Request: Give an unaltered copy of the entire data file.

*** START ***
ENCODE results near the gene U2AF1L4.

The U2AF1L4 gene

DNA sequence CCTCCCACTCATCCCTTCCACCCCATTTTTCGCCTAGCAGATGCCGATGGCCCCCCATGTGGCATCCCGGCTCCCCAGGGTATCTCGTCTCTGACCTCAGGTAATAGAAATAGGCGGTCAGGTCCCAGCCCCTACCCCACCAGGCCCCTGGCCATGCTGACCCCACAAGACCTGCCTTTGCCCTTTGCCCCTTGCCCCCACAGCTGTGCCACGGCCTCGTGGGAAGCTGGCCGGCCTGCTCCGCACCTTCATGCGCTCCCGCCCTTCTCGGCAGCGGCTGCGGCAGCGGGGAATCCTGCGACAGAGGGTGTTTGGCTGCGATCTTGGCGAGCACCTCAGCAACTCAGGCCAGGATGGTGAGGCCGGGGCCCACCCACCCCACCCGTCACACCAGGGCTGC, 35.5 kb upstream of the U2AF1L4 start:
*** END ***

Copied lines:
ENCODE results near the gene U2AF1L4.

The U2AF1L4 gene

DNA sequence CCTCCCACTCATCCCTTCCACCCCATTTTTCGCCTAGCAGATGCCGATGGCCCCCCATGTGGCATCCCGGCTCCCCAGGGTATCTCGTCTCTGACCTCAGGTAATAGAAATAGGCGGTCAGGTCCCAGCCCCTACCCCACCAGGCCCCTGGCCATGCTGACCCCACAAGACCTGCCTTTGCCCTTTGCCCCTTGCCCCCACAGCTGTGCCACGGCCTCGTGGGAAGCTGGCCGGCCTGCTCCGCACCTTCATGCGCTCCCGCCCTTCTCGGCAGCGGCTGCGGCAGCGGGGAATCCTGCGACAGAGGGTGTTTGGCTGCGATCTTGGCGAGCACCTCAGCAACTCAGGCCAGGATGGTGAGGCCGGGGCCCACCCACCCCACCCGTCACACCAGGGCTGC, 35.5 kb upstream of the U2AF1L4 start: